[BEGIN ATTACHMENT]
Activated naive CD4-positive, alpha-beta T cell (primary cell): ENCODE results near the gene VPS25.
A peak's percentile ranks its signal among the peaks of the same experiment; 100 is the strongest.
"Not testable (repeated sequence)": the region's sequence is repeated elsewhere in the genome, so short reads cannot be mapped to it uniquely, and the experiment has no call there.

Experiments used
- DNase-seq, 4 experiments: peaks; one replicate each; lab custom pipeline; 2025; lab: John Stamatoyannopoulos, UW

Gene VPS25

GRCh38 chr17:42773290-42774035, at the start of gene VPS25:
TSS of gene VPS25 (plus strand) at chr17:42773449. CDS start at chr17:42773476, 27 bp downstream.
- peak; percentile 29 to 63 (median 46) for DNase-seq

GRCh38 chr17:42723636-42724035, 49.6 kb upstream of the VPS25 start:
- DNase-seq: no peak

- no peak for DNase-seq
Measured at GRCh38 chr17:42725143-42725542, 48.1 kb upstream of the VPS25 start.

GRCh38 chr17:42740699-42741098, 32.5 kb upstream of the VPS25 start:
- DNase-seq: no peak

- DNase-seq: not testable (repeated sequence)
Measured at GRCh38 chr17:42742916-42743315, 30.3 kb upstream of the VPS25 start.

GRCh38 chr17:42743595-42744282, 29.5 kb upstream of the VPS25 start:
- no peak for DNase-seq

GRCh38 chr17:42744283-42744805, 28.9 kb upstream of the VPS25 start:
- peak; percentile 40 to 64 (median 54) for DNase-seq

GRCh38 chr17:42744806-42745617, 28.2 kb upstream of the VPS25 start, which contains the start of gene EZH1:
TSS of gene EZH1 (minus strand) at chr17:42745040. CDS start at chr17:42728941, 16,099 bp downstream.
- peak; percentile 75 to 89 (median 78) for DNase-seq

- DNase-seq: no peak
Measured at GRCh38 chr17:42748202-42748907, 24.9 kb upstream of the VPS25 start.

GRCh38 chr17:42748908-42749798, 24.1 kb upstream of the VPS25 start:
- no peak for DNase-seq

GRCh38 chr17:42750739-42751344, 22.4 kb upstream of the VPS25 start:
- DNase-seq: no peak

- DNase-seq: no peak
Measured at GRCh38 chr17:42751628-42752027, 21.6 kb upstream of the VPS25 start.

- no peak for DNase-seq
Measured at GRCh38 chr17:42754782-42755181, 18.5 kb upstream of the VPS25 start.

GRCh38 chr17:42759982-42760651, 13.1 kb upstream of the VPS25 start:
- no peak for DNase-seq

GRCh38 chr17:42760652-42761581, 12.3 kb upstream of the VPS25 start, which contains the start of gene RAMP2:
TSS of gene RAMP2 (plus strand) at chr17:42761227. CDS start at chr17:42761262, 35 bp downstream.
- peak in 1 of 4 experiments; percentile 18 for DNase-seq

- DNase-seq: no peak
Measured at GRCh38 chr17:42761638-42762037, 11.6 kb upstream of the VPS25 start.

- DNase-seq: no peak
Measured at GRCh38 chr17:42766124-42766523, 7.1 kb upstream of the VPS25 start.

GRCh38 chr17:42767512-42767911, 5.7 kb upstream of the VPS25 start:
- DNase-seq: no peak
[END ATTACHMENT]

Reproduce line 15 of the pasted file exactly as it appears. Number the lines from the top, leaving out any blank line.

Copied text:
- DNase-seq: no peak